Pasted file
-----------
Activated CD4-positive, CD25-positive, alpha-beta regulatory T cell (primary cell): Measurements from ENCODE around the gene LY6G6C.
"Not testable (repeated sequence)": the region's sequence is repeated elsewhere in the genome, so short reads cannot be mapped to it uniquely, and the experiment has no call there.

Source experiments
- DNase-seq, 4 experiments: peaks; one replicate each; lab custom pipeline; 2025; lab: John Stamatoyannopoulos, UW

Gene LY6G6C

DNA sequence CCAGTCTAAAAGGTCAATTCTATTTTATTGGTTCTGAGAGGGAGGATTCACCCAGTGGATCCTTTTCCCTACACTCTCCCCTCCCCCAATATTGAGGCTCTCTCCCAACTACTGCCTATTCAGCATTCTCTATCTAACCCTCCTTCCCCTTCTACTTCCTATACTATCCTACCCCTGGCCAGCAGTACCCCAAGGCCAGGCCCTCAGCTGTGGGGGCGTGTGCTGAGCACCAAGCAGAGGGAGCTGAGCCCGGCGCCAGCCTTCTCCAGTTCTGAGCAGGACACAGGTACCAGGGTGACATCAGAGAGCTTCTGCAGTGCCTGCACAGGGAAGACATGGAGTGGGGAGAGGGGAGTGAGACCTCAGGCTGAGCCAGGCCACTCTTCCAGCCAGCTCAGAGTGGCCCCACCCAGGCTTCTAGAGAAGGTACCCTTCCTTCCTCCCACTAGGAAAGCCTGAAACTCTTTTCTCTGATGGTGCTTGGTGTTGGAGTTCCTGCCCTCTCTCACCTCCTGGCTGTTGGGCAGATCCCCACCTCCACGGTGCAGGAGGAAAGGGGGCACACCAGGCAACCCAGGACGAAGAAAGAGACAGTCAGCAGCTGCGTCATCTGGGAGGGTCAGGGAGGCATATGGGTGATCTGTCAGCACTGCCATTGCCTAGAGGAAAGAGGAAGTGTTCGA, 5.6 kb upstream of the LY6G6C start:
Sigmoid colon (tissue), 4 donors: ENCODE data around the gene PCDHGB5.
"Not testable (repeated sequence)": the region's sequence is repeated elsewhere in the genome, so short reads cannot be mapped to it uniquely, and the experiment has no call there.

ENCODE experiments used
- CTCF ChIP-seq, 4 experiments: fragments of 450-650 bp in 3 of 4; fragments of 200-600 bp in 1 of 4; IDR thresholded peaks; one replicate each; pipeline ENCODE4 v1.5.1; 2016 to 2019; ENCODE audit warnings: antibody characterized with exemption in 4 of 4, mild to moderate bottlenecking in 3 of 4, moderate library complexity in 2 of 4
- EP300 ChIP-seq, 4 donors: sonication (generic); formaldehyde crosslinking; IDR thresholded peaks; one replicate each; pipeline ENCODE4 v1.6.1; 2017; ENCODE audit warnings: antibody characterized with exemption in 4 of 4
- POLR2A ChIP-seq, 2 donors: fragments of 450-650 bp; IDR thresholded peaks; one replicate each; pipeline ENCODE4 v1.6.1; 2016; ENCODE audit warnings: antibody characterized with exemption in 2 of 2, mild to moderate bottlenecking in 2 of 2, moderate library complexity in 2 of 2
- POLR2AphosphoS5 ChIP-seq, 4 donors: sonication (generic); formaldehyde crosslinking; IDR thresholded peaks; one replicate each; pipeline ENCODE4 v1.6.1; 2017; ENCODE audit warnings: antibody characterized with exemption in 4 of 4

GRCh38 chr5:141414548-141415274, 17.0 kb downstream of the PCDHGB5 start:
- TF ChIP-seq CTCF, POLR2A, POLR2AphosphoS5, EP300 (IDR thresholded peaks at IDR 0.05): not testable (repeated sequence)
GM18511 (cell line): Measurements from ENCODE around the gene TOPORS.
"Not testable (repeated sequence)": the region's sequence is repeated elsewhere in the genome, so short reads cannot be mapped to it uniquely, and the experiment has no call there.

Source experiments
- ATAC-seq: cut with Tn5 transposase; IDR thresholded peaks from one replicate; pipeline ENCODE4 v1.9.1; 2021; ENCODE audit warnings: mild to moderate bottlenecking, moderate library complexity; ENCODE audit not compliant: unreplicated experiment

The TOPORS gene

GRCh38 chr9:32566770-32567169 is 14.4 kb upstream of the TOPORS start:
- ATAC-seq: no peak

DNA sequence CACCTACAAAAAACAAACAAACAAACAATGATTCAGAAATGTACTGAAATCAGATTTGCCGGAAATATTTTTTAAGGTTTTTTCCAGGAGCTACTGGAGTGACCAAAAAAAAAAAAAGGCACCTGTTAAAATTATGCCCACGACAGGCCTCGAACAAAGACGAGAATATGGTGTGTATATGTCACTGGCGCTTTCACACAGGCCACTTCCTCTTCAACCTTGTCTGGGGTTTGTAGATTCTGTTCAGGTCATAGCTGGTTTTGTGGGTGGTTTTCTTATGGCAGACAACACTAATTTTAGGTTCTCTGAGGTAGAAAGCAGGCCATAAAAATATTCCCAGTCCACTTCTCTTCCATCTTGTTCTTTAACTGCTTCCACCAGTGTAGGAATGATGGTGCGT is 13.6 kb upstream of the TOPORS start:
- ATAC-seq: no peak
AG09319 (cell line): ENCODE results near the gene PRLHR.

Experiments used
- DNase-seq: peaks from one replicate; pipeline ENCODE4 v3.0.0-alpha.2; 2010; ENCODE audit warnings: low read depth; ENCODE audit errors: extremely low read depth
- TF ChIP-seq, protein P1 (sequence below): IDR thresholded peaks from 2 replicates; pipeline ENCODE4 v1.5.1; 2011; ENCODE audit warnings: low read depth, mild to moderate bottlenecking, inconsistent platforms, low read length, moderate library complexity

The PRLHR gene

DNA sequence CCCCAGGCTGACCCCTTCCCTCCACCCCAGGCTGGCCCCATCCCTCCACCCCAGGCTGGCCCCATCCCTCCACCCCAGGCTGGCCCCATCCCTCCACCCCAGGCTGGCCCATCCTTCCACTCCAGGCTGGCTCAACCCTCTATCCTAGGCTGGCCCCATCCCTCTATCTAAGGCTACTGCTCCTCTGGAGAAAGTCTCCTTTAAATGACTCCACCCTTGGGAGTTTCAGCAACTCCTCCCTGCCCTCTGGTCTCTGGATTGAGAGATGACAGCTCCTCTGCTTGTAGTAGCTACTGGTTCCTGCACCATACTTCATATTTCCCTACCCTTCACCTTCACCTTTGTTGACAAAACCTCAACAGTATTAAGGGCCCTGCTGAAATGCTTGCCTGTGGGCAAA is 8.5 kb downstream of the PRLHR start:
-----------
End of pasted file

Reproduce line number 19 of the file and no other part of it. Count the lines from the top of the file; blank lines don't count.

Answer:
- ATAC-seq: cut with Tn5 transposase; IDR thresholded peaks from one replicate; pipeline ENCODE4 v1.9.1; 2021; ENCODE audit warnings: mild to moderate bottlenecking, moderate library complexity; ENCODE audit not compliant: unreplicated experiment